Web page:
Mauritius: Milk Wanted Everywhere and Not a Single Drop in Price

MAURITIUS - The price hike of imported milk is forcing people to diminish consumption. Multiple actors show the situation will not improve and local production is the only way out.
calendar icon 4 July 2007
clock icon 3 minute read
80% of the milk consumed in Mauritius comes from Australia and New Zealand.

Sukesh Purmanund is worried: cost insurance and freight (CIF) has sky-rocketed for imported milk and, as representative of Greenmeadow, a full-cream make, he feels powerless : "I need a 40 square feet container for 25 tons of powdered milk. Now it costs Rs 4,5 million, against Rs 2 million a few months back."

The price of imported powdered milk is increasing at a regular pace. Fatally, as Dr Saoud Baccus recently noted in an opinion paper published by l'express, the price of milk has increased by at least Rs 5 at consumer level. Yet this is no banal commodity. "With milk, as with gasoline, consumers have a hard time turning away even when prices soar", wrote Regan E. Doherty, a Chicago-based journalist for Reuters.

This is significant: as long as local offer cannot sustain our domestic market, no other stuff than milk is more linked with the drawbacks of globalization. Except oil. "80% of the milk consumed in Mauritius comes from New Zealand and Australia", explains Jean-Cyril Monty, the officer in charge of the diversification desk at the Mauritius Chamber of Agriculture. "Now that the price has risen by 40% since the beginning of the year, people are diminishing their consumption." This rise in price, which he believes will continue with another 30% by the end of the year, is related to multiple factors outside our control.

China's imports from Australia

In some countries, corn prices have been pushed up by demand for ethanol fuel, which uses it as raw material. Corn being needed to feed cattle, milk prices have followed suit. As feed costs rise, dairy farmers pass the costs up the food chain.

But the problem of Mauritius is at another level: Australia has experienced severe drought for three years. This means decreased productivity of 20 to 30% from dairy farms. Meanwhile, China imports more and more from Australia. "We have explored other markets, like Argentina", says Sukesh Purmanund, "but this country is protecting its domestic market with a huge tax of USD 2,000 per ton."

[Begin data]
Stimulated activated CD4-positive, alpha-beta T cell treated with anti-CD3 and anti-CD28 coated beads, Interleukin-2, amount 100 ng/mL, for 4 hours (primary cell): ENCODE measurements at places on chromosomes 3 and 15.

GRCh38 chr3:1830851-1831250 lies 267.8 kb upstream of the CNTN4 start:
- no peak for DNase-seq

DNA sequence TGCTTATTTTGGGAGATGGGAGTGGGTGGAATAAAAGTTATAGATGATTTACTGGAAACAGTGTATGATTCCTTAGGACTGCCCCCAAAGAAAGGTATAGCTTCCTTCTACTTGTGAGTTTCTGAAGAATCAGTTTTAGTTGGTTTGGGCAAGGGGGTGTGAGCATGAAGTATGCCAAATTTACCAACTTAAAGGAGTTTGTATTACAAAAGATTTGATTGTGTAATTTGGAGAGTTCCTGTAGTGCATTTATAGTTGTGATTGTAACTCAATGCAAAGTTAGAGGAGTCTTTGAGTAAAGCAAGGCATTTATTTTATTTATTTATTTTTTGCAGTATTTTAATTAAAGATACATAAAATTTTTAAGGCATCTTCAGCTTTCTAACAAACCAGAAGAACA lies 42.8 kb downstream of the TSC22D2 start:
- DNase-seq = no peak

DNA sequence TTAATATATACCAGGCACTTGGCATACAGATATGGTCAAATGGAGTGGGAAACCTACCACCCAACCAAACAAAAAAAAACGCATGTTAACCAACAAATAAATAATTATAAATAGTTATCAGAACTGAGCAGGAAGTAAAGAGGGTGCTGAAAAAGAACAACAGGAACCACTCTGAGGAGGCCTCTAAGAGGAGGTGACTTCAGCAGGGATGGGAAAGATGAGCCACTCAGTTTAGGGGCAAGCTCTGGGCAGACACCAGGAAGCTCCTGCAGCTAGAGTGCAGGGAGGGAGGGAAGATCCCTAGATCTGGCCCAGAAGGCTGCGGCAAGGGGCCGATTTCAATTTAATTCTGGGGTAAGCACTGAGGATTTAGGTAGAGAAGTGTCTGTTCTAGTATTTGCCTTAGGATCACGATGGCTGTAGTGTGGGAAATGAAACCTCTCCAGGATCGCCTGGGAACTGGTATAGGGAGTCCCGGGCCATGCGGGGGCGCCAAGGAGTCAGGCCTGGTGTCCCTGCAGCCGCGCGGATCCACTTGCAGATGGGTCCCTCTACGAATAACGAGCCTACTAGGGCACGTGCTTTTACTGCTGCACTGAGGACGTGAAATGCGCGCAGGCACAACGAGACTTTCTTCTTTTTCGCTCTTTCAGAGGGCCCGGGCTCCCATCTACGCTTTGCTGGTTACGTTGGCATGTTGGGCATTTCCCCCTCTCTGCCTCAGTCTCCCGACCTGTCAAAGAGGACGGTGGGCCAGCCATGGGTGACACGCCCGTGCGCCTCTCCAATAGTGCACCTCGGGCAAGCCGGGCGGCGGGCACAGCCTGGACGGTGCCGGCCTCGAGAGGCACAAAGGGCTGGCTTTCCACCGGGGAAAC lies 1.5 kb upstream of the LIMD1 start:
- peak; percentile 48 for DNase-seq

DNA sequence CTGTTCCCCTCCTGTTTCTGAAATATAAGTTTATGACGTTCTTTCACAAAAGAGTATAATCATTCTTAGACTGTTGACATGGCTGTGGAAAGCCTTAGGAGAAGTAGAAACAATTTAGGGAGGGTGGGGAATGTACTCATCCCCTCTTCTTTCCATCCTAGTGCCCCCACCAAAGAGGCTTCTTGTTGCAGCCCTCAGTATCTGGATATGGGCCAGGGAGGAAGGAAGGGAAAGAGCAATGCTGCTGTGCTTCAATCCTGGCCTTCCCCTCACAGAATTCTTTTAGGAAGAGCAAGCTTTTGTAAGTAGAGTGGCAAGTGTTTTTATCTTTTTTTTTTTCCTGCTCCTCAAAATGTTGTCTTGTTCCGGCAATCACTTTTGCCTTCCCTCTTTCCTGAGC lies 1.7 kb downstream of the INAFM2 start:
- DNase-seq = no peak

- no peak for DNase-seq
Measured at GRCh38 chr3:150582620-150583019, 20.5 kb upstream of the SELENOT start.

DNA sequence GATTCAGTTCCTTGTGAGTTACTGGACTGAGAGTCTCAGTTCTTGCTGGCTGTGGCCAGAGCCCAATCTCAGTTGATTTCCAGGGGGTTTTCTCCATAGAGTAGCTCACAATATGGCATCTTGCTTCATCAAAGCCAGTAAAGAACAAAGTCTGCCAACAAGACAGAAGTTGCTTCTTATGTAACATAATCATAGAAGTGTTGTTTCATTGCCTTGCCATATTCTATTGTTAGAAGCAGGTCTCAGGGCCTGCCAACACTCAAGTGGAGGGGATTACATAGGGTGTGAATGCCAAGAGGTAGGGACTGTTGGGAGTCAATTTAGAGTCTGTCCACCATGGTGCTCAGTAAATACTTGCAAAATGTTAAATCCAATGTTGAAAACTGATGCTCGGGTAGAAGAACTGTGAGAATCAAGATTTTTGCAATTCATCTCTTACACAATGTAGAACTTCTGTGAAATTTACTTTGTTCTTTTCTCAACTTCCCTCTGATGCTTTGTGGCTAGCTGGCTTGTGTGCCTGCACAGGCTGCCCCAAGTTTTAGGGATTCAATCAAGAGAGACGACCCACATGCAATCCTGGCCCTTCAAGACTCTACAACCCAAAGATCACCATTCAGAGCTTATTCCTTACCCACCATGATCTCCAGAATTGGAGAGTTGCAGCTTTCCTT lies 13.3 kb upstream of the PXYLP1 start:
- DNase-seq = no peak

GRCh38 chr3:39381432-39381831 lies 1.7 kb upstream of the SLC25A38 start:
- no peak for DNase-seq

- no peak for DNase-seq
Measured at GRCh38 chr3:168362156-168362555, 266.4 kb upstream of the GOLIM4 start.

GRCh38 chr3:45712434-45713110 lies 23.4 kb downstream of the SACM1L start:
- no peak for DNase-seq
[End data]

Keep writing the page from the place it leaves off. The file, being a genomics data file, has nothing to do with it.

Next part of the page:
The days when it was current to import from Europe are gone. The subsidies on milk having been suppressed in the EU, the latter encourages production of added value dairy products other than milk. India has stopped exporting to concentrate on its domestic market. And imports from China have been inconclusive: "It smelled like buffalo milk", comments Sukesh Purmanund. "For three months, I did not find any producer. I am finally importing from Europe but it was not easy. The market is sporadic."

Also, as one brand of milk becomes unavailable, another one benefits from the transfer of demand. In principle. Even then, the price is controlled by the authorities. But some importers feel they should be encouraged to import more by liberalising prices, which would mean more expensive milk in exchange of imports that would be carried out on a larger scale than on a one-month basis and with more focus on the type of milk people actually want.

This leads to another concern: quality and choice. According to the Consumer Protection Unit (CPU), there is neither shortage of powdered milk nor significant decrease in choice. "The brands that have disappeared were represented by importers who did not have the resources to go on with the rise in costs. In a few cases, another brand of milk has quickly appeared too", says Jain Seegoolam, acting head of the CPU. "It is false to speak of shortage, falser to speak of hoarding. In some cases, it is true that consumers have to shift to another brand of milk. It depends on how you want to drink your morning tea, with or without milk at all."

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